Among these challenges is the growing population of older people, many of whom, particularly frail older adults, have multiple comorbid conditions that increase the complexity and intensity of the nursing care they require. Nurses at all levels will also be challenged to help expand the capacity of the primary care workforce, provide care to rural populations, improve maternal health outcomes, and deliver more health and preventive care in community-based settings. And nurses will be called on to provide mental and behavioral health care to treat growing numbers of Americans with mental health conditions and help stem increases in substance abuse, suicide, and gun violence. Projected shortages of physicians in both primary care and non–primary care specialties, combined with projections of decreasing numbers of physicians practicing in rural areas, will increase the demand for RNs and APRNs. Yet, scope-of-practice restrictions that persist in many states and within many health care organizations will reduce the capacity of the nursing workforce when and where it is most needed. Meanwhile, various health care reforms expected to evolve over the decade will require a well-prepared and engaged nursing workforce if they are to succeed.
All of these challenges will be faced by a nursing workforce that will be expanding unevenly across the nation and whose composition and capabilities will be changing as the most experienced nurses in the nation’s history retire,
leading to fewer RNs practicing in rural areas and many nurses being ill prepared to practice in non–acute care settings. Furthermore, the number of nurses in the specialties that are most needed to serve all Americans and achieve improved population health are woefully lacking. While each of these challenges is uniquely consequential, it is important to recognize that the nursing workforce in the United States will confront all of these challenges simultaneously. And not to be forgotten are the unknown effects of the COVID-19 pandemic on the near- and longer-term supply of and demand for nurses.
The many gaps in the capacity of the current nursing workforce will need to be overcome if the nation is to build a future workforce that can provide the health care it needs. Such a workforce would address social risk factors that negatively affect individual and overall population health and help ensure that all people can attain their highest level of well-being. Currently, there are insufficient numbers of nurses providing enough of the right types of care to the people who need health care the most, particularly in underserved locations. To overcome these deficits, substantial increases in the numbers, types, and distribution of the nursing workforce, as well as improvements in the knowledge and skills needed to address SDOH, will be needed. These improvements will occur more rapidly, more uniformly, and more successfully if programmatic, policy, and funding opportunities can be leveraged by health systems, government, educators, and payers, as well as stakeholders outside of the health care sector.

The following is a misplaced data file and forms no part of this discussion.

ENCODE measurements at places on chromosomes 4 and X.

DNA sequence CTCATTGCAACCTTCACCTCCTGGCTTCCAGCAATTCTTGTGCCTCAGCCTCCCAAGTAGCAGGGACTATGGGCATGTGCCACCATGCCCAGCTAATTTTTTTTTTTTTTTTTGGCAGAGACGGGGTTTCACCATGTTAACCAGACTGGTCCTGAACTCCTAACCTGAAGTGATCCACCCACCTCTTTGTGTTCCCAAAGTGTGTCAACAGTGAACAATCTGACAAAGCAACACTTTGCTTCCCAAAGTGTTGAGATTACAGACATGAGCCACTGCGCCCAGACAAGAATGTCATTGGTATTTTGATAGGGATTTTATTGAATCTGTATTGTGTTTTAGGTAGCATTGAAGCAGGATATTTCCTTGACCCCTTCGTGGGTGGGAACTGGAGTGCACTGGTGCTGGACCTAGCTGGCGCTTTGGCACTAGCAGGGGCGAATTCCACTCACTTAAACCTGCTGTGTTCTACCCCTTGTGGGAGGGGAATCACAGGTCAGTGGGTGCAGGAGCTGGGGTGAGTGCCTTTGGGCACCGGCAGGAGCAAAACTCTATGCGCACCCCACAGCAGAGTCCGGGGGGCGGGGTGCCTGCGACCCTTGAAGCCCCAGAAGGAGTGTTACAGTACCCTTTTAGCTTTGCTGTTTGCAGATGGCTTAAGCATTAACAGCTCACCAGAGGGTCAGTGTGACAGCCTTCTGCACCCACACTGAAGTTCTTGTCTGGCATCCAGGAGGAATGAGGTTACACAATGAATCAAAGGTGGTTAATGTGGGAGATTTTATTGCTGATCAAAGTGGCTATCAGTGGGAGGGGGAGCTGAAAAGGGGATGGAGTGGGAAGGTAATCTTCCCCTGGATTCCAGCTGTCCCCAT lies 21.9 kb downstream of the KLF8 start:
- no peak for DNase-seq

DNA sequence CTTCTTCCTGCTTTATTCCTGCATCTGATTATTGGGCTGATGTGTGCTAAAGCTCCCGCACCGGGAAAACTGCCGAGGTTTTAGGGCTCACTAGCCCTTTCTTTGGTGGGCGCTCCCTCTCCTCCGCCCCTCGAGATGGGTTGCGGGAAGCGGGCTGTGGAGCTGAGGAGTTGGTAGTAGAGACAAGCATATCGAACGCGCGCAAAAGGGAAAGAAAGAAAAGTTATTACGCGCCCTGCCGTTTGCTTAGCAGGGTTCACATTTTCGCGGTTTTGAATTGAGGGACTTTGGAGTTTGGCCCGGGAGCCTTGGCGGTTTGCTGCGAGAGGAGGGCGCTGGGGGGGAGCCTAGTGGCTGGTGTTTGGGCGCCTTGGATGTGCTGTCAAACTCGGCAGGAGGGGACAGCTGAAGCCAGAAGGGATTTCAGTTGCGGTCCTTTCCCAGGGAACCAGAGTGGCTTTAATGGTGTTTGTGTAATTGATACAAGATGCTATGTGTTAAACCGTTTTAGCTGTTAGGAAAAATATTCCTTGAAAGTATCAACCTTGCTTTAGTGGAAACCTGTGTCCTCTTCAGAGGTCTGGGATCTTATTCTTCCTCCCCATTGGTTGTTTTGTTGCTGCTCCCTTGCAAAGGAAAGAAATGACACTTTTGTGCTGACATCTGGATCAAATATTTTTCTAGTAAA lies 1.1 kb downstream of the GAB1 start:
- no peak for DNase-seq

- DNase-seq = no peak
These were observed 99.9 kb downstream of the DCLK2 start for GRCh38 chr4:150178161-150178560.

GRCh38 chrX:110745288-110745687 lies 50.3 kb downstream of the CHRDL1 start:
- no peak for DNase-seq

Conclusion 3-1: A substantial increase in the numbers, types, and distribution of members of the nursing workforce and improvements in their knowledge and skills in addressing social determinants of health are essential to filling gaps in care related to sociodemographic and population factors. These factors include the aging population, the increasing incidence of mental and behavioral health conditions, and the increasing lack of access to primary and maternal health care.
Conclusion 3-2: Eliminating restrictions on the scope of practice of advanced practice registered nurses and registered nurses so they can practice to the full extent of their education and training will increase the types and amount of high-quality health care services that can be provided to those with complex health and social needs and improve both access to care and health equity.
Conclusion 3-3: As the nation’s population becomes more diverse, sustaining efforts to diversify the racial, ethnic, and gender composition of the nursing workforce will be important.